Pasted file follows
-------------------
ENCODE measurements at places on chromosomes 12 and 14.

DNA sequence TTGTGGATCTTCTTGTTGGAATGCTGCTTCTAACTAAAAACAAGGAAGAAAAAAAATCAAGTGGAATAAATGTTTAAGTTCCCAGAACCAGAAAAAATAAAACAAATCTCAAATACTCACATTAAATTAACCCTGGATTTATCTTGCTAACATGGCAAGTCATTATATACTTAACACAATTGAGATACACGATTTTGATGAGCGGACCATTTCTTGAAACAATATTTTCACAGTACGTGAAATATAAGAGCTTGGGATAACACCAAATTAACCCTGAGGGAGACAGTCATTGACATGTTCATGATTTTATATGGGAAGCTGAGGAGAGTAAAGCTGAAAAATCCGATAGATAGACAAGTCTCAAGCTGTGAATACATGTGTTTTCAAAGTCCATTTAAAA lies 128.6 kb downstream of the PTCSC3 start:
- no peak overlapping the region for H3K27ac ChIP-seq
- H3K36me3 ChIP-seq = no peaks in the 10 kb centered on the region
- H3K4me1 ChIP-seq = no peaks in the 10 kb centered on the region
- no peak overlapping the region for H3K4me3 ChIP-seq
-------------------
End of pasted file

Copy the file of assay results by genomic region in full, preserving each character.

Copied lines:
ENCODE measurements at places on chromosomes 12 and 14.

DNA sequence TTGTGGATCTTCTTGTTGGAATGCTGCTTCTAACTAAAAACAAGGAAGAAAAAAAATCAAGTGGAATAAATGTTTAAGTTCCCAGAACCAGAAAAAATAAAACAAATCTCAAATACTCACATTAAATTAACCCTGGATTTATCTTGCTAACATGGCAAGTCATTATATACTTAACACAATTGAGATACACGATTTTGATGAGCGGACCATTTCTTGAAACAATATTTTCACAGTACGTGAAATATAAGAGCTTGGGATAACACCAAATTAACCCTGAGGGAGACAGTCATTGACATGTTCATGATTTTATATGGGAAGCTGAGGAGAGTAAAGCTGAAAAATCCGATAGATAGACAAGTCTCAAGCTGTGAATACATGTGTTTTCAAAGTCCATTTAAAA lies 128.6 kb downstream of the PTCSC3 start:
- no peak overlapping the region for H3K27ac ChIP-seq
- H3K36me3 ChIP-seq = no peaks in the 10 kb centered on the region
- H3K4me1 ChIP-seq = no peaks in the 10 kb centered on the region
- no peak overlapping the region for H3K4me3 ChIP-seq